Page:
A. Mitchell Palmer to Woodrow Wilson


A. Mitchell Palmer to Woodrow Wilson


Palmer, A. Mitchell (Alexander Mitchell), 1872-1936




1918 November 14


Accounting of enemy property after the war needs to include patents.


Library of Congress, Woodrow Wilson Papers


Woodrow Wilson Presidential Library & Museum


Enemy property
World War, 1914-1918--Peace


Danna Faulds




Document scan was taken from Library of Congress microfilm reel of the Wilson Papers. WWPL volunteers transcribed the text.


Dear Mr. President: Let me add this thought to what I said to you last Friday when Governor Fort and I left with you the draft of an Executive Order in the matter of enemy-owned patents:

In the final settlement after the war, we shall have to account in some way for all enemy property taken over by us, and that accounting will probably be made upon the basis of value as ascertained upon some agreed plan. We ought to insist that the value of such properties as we shall have sold was fixed by the sale thereof, because sold after public advertising to competing bidders. If the value of any of these properties is injured or destroyed by some act of ours before we make the sale, then the sale price will no longer be a fair test of value and we shall have difficulty in having that standard accepted. If we retain the power to issue licenses for the use of enemy-owned patents and sell the enemy-owned patents subject to that power, we will undoubtedly receive less for them at the sale than if sold without reservation. Unless we can show that our sales resulted in bringing a fair and adequate value for all enemy property, we may be forced to accede to a plan for fixing values which would go behind all our sales. This would result in great confusion, and might possibly cost us a great deal of money. I would like to be able to say, when our selling program is concluded, that we have received a full, fair and adequate price for every piece of enemy property sold, including the patents. In other words, we have sold all other enemy property without first decreasing its value by any act of the Government. Why not sell patents in the same way?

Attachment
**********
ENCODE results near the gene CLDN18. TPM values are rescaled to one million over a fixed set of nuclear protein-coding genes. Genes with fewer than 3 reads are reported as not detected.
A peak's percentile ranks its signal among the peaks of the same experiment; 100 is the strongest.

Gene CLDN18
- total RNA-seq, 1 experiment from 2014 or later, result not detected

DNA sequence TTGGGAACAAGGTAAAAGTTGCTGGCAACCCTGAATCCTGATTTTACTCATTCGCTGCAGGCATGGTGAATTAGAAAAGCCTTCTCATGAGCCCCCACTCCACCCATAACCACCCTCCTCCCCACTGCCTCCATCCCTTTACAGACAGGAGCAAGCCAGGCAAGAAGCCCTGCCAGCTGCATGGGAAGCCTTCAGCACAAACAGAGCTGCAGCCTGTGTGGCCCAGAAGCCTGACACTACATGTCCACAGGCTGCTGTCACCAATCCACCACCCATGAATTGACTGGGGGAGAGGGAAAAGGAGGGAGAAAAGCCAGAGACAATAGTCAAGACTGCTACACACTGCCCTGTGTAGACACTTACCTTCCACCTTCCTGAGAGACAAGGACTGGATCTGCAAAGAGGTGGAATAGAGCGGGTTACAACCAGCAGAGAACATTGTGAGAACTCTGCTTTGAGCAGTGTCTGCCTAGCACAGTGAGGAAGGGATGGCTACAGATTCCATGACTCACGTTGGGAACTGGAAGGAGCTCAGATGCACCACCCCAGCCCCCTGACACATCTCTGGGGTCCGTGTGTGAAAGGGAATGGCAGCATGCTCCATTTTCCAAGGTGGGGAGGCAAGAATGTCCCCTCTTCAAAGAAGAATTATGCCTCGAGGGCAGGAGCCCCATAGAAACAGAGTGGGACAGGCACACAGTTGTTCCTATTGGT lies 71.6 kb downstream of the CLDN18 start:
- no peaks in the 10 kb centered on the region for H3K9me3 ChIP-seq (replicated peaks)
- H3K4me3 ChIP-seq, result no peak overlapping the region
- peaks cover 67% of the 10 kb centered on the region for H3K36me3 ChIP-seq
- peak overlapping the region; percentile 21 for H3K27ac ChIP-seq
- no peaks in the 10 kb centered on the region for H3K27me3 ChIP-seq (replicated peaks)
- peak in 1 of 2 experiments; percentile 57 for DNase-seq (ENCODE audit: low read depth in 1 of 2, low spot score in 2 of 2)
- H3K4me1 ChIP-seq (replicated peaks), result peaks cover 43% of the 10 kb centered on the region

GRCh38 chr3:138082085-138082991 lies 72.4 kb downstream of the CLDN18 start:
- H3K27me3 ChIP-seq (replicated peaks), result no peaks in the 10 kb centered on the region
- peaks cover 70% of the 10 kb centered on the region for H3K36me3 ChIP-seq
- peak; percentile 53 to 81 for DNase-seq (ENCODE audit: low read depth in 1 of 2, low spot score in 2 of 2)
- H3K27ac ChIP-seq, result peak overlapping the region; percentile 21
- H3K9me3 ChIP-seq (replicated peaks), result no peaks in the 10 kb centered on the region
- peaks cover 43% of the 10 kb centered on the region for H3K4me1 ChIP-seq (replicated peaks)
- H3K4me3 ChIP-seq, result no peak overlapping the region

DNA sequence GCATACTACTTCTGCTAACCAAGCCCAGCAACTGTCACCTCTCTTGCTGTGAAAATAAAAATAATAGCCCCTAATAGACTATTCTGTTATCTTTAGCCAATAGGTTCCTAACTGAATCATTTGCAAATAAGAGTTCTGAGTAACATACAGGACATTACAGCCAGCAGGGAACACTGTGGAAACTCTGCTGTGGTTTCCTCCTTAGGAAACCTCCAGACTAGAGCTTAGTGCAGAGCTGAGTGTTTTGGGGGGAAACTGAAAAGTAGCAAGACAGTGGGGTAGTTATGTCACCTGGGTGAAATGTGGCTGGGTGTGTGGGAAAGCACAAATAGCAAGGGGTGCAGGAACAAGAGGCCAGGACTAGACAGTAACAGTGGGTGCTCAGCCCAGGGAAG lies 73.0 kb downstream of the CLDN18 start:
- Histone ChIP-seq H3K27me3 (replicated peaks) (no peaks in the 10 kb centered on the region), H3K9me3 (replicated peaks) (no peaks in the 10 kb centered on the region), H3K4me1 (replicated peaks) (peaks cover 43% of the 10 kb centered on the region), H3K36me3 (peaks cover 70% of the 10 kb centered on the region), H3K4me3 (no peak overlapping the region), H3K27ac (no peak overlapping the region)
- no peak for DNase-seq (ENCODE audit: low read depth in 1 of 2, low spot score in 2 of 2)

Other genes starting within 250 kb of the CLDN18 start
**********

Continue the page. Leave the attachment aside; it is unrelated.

I have advertised for sale a number of properties in which the patent question is involved, and prospective purchasers are constantly inquiring as to what sort of title I am going to give them for the patents. It would expedite my work greatly if the Executive Order could be signed soon, which ever way you decide to make it.

Respectfully yours,

A Mitchell Palmer

To the President,
The White House.

Original Format



Wilson, Woodrow, 1856-1924





Palmer, A. Mitchell (Alexander Mitchell), 1872-1936, “A. Mitchell Palmer to Woodrow Wilson,” 1918 November 14, WWP25462, World War I Letters, Woodrow Wilson Presidential Library & Museum, Staunton, Virginia.